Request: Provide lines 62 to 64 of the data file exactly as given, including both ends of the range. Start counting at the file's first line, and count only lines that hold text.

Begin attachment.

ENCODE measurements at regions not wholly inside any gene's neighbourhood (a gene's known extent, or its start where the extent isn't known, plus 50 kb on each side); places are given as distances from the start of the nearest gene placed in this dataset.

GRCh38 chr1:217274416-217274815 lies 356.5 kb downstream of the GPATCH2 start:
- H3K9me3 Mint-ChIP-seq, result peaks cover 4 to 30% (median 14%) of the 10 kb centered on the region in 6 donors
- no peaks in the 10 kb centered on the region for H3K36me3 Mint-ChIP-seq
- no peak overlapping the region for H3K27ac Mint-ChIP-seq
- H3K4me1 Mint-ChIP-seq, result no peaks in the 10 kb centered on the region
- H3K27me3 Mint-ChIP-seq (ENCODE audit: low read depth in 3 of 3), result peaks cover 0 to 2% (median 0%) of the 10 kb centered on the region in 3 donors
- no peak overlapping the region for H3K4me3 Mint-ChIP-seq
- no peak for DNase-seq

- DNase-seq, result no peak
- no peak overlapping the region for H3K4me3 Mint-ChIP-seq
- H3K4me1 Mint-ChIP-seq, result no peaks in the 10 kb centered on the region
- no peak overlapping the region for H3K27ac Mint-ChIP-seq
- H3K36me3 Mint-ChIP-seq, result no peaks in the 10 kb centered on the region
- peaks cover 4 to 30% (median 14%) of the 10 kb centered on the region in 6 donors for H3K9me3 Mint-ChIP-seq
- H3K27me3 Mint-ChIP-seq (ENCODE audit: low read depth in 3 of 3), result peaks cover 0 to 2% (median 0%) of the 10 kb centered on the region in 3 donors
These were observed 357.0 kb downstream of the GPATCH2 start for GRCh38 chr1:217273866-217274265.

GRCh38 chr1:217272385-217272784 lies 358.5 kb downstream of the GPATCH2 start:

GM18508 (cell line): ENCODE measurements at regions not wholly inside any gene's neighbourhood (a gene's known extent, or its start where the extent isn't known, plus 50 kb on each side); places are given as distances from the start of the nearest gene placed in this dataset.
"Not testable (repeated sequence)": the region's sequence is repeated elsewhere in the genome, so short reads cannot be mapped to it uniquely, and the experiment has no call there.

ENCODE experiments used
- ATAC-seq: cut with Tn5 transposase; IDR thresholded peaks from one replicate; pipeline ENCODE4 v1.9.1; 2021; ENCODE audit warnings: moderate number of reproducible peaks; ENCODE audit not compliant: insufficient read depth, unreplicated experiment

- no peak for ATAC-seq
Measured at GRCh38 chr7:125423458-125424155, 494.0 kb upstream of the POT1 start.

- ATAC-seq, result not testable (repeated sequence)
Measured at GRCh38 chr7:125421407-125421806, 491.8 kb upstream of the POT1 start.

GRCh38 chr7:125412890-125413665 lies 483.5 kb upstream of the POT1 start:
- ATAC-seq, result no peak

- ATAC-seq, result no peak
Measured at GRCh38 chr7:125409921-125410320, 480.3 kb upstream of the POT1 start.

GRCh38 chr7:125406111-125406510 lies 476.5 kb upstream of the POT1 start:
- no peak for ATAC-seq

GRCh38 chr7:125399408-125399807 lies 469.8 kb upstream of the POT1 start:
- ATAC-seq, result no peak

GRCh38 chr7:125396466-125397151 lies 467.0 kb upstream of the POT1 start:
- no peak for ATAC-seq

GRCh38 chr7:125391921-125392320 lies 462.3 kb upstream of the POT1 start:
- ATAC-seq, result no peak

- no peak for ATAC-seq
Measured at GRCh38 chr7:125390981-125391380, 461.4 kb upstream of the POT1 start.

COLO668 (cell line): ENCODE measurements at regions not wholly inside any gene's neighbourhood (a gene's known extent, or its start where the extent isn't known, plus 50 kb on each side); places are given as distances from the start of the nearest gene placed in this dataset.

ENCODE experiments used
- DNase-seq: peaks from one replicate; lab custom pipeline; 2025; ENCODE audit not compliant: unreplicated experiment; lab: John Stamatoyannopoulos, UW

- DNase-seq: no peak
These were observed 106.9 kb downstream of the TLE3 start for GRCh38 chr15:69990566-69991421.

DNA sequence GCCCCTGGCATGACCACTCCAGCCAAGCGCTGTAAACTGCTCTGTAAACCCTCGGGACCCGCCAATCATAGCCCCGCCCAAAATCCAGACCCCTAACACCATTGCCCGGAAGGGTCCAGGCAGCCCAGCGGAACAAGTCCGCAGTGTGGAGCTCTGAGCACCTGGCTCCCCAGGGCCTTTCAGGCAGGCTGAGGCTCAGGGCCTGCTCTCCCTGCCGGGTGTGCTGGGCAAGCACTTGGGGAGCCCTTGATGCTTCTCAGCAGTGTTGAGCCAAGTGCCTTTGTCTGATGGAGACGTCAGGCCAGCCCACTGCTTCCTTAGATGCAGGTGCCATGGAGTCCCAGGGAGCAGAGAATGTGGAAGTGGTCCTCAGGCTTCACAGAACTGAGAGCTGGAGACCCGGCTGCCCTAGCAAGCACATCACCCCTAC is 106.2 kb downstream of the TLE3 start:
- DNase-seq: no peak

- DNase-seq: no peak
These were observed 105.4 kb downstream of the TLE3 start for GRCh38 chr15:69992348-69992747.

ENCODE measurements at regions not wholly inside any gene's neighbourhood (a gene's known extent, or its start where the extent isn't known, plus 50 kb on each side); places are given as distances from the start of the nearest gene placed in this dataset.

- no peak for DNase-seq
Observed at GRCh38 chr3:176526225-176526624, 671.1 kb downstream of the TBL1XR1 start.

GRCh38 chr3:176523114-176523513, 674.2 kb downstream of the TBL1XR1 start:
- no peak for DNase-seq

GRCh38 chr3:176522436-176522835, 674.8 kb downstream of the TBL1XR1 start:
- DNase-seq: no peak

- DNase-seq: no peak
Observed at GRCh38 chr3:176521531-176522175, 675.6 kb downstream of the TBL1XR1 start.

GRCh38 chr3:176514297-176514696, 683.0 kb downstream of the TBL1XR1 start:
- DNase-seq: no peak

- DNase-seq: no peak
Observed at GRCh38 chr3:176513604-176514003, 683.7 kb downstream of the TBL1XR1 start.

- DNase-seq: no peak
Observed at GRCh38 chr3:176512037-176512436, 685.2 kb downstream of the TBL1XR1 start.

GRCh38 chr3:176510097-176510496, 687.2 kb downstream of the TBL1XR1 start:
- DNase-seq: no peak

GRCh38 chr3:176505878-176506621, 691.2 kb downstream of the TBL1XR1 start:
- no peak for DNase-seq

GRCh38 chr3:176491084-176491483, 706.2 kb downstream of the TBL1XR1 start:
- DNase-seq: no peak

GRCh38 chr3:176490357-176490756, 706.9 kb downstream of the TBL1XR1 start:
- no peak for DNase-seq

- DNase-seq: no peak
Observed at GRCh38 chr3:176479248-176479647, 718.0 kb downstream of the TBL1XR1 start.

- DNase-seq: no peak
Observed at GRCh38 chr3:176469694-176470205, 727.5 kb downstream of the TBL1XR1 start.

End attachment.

Observed at GRCh38 chr3:176513604-176514003, 683.7 kb downstream of the TBL1XR1 start.

- DNase-seq: no peak
Observed at GRCh38 chr3:176512037-176512436, 685.2 kb downstream of the TBL1XR1 start.